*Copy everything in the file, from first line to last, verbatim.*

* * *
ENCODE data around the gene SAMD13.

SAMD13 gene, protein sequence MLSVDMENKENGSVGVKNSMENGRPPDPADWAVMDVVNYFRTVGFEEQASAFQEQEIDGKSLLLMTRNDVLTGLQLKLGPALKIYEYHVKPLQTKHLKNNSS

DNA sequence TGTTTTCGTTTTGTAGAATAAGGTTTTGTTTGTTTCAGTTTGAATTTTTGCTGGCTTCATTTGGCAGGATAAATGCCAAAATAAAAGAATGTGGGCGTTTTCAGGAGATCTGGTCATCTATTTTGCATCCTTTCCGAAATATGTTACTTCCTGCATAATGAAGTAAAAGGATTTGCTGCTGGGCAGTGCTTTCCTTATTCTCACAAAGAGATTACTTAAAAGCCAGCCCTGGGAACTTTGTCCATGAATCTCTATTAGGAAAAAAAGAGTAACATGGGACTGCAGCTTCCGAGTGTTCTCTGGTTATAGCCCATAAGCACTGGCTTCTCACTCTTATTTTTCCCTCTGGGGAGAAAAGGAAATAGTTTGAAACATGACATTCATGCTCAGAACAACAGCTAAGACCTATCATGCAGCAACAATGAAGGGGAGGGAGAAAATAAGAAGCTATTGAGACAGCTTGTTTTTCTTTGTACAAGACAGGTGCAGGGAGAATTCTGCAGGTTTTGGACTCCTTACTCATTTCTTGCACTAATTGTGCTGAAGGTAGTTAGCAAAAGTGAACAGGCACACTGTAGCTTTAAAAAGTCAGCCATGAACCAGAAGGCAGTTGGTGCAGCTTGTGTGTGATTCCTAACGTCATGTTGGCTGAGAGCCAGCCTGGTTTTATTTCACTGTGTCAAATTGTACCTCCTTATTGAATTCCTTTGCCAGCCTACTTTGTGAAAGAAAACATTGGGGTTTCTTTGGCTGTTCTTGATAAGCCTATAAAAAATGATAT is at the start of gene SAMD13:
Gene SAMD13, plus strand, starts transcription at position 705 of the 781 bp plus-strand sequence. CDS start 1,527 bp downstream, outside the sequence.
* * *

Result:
ENCODE data around the gene SAMD13.

SAMD13 gene, protein sequence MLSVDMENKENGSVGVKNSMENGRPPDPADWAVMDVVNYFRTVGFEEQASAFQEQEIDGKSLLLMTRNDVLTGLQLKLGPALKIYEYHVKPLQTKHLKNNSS

DNA sequence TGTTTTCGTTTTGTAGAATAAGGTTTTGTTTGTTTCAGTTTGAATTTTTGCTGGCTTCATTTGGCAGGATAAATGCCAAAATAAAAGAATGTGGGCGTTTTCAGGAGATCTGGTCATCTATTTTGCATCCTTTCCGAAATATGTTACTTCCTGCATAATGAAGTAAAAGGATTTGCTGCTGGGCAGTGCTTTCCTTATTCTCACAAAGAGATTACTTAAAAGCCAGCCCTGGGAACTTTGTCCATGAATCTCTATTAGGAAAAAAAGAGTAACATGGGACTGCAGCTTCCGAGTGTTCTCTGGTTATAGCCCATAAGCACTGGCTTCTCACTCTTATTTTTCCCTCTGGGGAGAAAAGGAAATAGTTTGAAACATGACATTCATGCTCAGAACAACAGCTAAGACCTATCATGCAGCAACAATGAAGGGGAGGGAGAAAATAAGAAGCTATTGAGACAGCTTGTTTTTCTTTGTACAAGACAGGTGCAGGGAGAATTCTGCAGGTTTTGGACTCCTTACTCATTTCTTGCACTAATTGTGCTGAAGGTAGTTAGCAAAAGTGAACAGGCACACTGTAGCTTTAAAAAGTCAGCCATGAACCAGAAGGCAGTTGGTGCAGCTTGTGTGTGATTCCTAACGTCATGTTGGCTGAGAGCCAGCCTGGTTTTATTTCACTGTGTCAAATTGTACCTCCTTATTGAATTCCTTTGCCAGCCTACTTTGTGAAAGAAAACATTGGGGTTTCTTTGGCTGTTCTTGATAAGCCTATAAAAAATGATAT is at the start of gene SAMD13:
Gene SAMD13, plus strand, starts transcription at position 705 of the 781 bp plus-strand sequence. CDS start 1,527 bp downstream, outside the sequence.